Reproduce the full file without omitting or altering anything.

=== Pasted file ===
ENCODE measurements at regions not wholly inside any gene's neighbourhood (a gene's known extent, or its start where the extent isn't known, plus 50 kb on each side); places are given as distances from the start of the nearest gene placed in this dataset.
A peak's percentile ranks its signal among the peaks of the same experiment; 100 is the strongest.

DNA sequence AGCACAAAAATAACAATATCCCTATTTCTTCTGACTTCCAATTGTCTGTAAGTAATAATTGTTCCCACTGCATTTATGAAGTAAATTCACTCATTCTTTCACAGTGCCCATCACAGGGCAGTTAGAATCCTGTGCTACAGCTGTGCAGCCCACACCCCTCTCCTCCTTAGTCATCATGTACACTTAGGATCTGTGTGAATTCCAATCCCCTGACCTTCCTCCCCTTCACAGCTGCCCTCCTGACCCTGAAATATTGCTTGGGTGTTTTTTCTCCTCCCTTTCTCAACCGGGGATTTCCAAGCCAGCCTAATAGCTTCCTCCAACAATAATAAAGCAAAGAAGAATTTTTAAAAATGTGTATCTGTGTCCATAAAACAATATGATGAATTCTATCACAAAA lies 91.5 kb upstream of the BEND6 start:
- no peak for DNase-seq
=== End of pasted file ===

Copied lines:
ENCODE measurements at regions not wholly inside any gene's neighbourhood (a gene's known extent, or its start where the extent isn't known, plus 50 kb on each side); places are given as distances from the start of the nearest gene placed in this dataset.
A peak's percentile ranks its signal among the peaks of the same experiment; 100 is the strongest.

DNA sequence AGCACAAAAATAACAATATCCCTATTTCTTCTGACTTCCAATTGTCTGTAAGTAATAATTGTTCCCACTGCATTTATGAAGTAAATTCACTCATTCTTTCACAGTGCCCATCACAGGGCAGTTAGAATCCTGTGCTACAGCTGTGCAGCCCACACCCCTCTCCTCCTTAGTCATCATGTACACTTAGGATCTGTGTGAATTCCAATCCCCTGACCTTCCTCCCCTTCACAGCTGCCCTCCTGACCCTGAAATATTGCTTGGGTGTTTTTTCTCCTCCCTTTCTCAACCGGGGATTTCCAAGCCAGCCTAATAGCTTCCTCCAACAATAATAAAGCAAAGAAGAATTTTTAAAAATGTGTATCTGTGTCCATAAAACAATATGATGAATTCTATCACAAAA lies 91.5 kb upstream of the BEND6 start:
- no peak for DNase-seq